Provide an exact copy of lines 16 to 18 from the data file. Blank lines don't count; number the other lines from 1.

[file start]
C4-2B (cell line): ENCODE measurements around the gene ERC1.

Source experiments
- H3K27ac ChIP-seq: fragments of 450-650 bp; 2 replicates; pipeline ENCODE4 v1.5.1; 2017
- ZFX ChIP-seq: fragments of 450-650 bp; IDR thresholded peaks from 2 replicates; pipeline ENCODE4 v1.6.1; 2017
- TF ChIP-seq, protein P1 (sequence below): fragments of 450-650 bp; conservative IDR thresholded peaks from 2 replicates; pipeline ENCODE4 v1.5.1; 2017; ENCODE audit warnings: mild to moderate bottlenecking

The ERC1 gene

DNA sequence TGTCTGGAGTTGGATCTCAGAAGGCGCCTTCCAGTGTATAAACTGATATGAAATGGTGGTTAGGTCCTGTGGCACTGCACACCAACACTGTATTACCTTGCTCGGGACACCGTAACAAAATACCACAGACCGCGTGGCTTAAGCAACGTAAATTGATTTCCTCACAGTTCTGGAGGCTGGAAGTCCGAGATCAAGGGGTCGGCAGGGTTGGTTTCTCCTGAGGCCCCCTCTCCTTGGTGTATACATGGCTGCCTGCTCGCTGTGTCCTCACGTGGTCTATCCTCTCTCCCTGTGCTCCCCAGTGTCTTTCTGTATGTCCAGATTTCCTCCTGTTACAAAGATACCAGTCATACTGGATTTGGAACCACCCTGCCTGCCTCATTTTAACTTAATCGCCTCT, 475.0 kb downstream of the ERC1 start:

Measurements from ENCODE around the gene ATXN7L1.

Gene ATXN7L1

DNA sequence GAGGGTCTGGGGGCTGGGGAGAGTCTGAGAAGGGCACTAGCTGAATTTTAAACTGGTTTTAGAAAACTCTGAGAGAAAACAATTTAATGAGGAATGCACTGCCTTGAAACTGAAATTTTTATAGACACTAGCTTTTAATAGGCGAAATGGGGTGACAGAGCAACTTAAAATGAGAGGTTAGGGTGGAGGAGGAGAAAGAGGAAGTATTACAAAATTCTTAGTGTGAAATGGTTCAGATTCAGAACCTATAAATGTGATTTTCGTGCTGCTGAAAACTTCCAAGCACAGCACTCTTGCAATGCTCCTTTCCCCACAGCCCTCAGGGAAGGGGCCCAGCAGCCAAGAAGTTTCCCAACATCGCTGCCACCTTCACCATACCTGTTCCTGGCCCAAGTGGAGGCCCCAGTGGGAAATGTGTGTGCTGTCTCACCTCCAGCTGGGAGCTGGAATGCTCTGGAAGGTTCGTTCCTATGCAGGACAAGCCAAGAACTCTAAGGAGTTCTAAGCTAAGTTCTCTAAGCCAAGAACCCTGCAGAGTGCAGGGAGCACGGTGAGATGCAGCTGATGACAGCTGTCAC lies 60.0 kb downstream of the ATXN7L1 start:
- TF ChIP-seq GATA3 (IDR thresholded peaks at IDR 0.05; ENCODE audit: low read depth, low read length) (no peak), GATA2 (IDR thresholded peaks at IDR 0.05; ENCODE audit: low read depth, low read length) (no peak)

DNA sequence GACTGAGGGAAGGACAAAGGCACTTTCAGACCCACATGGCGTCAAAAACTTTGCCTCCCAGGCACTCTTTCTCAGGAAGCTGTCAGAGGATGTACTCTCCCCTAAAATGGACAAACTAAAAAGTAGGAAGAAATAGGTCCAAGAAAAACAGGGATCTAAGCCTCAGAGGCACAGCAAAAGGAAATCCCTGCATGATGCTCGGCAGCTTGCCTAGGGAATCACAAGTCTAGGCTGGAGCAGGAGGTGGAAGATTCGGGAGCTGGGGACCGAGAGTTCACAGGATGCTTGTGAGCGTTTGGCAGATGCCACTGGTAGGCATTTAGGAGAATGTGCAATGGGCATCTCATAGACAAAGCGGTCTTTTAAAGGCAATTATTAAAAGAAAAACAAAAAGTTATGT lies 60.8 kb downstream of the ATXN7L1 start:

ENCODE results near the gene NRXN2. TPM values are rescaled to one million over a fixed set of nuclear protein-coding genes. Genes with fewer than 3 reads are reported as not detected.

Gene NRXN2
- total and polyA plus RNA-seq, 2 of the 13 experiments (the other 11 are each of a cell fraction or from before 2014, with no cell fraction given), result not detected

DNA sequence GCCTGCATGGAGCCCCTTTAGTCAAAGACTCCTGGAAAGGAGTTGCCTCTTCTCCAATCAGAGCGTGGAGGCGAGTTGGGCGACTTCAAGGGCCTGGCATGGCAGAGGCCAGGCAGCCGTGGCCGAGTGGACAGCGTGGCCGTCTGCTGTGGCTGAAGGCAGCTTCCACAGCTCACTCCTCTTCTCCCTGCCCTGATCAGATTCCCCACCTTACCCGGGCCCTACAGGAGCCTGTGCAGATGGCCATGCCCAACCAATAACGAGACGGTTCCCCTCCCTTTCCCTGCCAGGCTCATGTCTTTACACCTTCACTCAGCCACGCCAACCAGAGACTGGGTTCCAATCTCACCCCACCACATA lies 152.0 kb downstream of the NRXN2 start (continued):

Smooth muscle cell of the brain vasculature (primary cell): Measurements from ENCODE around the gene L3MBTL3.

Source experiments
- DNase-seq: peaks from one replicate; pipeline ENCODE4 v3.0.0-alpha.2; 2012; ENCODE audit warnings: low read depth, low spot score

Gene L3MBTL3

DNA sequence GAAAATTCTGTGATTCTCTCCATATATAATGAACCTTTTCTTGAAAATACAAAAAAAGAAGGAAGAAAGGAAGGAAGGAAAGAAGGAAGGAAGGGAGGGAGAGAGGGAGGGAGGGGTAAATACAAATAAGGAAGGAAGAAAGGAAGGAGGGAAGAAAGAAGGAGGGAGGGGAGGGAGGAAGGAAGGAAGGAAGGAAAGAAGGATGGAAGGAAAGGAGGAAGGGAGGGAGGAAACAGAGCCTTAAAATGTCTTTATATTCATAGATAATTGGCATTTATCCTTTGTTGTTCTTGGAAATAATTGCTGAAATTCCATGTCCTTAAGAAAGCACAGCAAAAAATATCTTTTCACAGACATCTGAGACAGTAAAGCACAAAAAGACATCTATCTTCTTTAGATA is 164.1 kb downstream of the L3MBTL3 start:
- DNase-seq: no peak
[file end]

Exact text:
DNA sequence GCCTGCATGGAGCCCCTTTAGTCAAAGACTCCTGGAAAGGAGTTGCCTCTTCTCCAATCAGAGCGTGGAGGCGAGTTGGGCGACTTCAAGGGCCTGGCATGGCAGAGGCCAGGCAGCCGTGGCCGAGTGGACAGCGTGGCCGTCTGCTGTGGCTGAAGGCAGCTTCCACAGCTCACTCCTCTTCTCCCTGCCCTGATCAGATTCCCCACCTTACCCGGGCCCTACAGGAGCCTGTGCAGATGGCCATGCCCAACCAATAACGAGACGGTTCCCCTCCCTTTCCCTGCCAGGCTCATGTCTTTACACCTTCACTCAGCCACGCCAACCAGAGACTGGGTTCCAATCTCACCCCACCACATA lies 152.0 kb downstream of the NRXN2 start (continued):

Smooth muscle cell of the brain vasculature (primary cell): Measurements from ENCODE around the gene L3MBTL3.

Source experiments